The cultural diversity of culinary practice, as illustrated by the variety of regional cuisines, raises the question of whether there are any general patterns that determine the ingredient combinations used in food today or principles that transcend individual tastes and recipes. We first discuss the original flavor network that captures the flavor compounds shared by culinary ingredients, in which Western cuisines show a tendency to use ingredient pairs that share many flavor compounds, supporting the so-called shared compound hypothesis while East Asian cuisines tend to avoid compound sharing ingredients. We then discuss new datasets on food ingredients and flavour compounds, which might help us to further investigate the shared compound hypothesis and in particular possible mechanisms that may underlie it. These datasets include chef-curated flavour pairings, aroma compound concentrations, olfactory detection thresholds, and olfactory receptor responses. Combining concentrations and thresholds allows us to calculate an estimate of the impact of an individual compound in a given ingredient in form of an odour activity value, which tells us whether that compound is relevant to the ingredient’s flavour profile. Using this new, higher-resolution data we confirm the shared compound hypothesis. Furthermore the olfactory receptor responses allow us to consider shared receptors instead of shared compounds, and point to a more general hypothesis of shared olfactory receptors that may underlie our perception of flavour combinations.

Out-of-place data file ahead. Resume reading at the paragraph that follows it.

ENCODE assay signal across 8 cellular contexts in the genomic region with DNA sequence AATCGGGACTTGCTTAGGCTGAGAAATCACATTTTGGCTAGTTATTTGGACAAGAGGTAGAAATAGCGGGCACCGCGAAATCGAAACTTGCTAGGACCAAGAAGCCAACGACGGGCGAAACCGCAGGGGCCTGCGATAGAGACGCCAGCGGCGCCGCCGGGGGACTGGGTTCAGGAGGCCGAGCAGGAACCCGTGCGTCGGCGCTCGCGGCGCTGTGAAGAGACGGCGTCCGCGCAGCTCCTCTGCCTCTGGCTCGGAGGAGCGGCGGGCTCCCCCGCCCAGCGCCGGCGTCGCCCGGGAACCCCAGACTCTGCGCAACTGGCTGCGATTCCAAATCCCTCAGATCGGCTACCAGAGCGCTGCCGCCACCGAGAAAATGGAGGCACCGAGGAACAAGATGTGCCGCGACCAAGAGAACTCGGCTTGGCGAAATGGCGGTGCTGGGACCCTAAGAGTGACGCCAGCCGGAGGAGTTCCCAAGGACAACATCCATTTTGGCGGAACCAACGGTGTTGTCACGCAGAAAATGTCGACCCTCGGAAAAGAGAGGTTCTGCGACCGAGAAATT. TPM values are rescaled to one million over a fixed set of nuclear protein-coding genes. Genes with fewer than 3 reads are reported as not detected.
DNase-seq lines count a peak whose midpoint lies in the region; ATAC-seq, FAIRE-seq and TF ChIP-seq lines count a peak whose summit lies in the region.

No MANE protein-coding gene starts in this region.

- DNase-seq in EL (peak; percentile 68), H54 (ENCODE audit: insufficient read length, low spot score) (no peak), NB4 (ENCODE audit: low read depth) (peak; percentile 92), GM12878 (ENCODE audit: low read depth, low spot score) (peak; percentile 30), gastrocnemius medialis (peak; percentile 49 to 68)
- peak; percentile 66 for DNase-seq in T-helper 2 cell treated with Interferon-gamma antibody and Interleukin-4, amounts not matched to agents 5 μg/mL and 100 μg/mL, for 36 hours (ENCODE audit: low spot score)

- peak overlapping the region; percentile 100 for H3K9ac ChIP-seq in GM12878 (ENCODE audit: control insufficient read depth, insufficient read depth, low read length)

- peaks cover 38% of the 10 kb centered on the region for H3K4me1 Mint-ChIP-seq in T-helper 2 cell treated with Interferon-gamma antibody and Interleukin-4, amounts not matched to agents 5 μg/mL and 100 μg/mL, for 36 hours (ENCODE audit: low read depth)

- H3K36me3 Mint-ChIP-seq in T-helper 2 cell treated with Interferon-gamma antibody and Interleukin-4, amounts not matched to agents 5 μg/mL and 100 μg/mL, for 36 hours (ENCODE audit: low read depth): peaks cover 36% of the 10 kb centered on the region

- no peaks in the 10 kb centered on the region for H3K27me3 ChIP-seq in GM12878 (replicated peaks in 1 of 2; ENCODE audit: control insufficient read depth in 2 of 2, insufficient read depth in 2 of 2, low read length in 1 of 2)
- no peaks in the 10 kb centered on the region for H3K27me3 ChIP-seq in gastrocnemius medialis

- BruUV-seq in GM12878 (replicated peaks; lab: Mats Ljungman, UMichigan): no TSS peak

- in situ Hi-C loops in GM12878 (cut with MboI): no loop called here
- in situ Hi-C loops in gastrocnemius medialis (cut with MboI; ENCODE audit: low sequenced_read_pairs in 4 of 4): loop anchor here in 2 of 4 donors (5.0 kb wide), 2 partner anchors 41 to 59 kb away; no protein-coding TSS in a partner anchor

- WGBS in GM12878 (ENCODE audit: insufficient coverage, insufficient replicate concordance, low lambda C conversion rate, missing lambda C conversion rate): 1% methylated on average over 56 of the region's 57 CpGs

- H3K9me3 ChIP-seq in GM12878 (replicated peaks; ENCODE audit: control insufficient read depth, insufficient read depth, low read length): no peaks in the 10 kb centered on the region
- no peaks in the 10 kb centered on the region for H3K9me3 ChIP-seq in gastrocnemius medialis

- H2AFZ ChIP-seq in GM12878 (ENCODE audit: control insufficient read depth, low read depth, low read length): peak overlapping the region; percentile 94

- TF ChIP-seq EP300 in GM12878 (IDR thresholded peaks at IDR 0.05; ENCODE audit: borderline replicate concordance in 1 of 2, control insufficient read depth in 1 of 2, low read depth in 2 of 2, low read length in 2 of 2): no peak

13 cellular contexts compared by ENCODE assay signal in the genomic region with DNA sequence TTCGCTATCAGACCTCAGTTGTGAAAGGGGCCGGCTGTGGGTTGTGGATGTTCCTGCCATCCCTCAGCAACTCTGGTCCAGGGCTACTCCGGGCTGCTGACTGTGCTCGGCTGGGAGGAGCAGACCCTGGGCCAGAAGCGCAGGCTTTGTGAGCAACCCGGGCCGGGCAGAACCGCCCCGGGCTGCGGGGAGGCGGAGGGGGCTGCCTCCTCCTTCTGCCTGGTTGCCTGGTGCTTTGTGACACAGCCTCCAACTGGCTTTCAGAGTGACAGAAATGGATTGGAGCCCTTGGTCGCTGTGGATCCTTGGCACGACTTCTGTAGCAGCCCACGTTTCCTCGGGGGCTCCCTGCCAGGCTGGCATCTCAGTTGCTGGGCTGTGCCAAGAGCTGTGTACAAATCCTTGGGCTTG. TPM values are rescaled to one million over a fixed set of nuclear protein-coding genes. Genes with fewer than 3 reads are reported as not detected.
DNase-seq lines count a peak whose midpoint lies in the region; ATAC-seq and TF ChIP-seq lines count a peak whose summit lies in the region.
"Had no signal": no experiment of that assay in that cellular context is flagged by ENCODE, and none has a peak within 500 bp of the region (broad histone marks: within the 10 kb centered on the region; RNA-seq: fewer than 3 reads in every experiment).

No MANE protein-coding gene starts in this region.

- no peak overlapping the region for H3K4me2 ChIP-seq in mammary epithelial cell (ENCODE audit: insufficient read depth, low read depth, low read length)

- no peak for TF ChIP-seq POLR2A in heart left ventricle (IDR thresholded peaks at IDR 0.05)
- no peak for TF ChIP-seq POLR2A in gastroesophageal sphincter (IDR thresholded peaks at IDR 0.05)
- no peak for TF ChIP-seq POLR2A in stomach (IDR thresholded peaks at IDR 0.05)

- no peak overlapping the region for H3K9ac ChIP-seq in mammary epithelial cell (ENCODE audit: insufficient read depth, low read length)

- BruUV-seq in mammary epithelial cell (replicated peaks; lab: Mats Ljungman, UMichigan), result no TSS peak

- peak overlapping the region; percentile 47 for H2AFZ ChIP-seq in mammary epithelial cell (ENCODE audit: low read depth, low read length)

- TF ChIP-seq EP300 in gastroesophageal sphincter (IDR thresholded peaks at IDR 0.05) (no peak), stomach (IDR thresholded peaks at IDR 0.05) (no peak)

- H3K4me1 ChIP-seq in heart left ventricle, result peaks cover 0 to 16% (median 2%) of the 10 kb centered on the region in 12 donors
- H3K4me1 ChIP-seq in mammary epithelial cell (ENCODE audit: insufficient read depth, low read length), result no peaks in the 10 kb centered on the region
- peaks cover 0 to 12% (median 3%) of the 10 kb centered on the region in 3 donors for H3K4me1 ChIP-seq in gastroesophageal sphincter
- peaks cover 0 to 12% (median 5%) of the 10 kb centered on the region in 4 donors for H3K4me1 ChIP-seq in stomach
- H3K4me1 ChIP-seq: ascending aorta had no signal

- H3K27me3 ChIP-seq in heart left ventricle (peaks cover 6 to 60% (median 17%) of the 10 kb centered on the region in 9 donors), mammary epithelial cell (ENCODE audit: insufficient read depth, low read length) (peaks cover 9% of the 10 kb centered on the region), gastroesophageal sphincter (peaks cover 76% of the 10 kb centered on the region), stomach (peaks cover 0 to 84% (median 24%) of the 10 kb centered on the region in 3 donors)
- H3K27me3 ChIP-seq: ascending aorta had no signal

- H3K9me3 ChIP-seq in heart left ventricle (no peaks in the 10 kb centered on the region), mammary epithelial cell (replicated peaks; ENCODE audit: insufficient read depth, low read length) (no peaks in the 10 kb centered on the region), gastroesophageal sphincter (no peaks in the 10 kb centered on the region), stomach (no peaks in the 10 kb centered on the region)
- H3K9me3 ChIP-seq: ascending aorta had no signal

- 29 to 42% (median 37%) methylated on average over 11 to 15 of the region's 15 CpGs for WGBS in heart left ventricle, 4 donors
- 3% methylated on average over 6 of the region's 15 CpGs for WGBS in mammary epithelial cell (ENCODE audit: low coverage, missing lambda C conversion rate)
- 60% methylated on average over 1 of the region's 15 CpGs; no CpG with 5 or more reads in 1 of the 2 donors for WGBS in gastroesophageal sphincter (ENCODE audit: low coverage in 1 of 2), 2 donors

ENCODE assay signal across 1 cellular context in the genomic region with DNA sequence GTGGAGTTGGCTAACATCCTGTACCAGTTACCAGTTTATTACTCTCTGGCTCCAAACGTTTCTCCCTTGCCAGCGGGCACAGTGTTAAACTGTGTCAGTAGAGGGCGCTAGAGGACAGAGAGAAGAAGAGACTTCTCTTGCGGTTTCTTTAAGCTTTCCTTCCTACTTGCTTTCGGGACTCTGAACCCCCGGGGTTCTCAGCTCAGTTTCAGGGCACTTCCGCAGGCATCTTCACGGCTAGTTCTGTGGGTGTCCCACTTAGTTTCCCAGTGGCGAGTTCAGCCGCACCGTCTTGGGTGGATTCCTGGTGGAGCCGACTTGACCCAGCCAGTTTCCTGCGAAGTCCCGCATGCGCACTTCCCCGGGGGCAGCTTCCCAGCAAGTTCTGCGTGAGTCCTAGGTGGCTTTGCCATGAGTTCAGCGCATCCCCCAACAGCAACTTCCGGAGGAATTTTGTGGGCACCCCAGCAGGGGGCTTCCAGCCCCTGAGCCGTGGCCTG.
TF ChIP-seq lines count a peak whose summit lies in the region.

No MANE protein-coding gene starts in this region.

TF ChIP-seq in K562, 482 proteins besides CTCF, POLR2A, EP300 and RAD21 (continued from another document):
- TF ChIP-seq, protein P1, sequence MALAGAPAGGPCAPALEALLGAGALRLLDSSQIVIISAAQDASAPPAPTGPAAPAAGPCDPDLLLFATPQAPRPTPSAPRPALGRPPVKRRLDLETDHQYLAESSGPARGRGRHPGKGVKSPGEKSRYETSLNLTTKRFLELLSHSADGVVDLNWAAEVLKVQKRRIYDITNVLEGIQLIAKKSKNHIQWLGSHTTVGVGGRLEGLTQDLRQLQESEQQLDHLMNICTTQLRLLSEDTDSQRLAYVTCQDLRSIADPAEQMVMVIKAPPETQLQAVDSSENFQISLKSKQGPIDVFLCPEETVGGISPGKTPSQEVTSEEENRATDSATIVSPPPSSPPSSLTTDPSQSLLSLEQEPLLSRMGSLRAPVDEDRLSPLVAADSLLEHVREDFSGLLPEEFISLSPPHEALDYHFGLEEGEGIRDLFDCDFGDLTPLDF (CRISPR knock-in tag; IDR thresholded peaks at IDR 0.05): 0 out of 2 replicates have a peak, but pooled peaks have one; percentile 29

more upcoming events
No upcoming events